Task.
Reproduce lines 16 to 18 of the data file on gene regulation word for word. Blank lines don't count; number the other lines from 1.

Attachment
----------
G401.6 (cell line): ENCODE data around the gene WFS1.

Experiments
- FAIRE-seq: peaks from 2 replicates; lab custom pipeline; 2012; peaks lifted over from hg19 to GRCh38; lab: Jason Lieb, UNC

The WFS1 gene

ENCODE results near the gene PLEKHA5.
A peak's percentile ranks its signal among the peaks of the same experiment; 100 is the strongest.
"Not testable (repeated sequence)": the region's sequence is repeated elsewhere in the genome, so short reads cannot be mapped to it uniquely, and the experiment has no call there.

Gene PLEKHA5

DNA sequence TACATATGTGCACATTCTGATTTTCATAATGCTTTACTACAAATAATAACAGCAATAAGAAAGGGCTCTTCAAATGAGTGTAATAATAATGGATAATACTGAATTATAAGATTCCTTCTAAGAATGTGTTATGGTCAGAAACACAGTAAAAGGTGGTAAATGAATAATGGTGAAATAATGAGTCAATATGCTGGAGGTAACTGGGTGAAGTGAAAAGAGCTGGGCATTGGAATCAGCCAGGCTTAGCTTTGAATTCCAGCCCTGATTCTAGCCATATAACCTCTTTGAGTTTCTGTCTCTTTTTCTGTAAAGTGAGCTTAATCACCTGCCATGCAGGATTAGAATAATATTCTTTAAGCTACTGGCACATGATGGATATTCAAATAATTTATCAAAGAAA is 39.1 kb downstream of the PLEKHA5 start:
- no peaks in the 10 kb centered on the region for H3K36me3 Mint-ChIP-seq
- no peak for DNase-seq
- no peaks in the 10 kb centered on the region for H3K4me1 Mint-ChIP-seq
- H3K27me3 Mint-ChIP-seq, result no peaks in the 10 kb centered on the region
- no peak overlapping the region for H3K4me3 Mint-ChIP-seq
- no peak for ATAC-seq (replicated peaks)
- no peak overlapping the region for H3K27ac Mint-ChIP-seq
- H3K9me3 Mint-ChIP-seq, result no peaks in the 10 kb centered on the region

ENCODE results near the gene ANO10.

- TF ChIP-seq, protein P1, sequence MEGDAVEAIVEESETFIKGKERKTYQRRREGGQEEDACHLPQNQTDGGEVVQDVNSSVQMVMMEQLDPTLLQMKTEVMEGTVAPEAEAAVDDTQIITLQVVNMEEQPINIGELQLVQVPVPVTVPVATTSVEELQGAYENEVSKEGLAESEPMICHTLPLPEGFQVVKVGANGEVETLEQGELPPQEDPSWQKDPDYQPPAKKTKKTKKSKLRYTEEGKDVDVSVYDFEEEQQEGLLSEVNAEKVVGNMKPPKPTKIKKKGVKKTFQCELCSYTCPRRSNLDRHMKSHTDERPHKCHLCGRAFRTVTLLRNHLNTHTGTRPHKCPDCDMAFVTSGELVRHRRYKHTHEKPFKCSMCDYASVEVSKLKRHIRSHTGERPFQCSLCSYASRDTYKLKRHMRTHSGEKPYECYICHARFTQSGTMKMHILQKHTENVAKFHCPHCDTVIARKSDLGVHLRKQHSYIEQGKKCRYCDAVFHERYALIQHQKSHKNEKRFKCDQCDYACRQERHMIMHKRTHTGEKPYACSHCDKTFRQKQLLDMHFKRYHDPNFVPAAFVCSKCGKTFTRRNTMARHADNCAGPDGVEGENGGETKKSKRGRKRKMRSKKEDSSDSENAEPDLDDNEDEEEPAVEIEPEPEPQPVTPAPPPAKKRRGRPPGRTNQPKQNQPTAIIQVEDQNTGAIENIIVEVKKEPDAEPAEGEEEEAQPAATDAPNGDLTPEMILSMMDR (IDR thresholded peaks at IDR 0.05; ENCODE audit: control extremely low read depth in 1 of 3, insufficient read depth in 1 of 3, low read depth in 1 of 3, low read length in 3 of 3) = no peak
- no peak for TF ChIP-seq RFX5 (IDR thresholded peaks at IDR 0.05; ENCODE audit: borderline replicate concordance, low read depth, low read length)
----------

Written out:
- no peak overlapping the region for H3K27ac Mint-ChIP-seq
- H3K9me3 Mint-ChIP-seq, result no peaks in the 10 kb centered on the region

ENCODE results near the gene ANO10.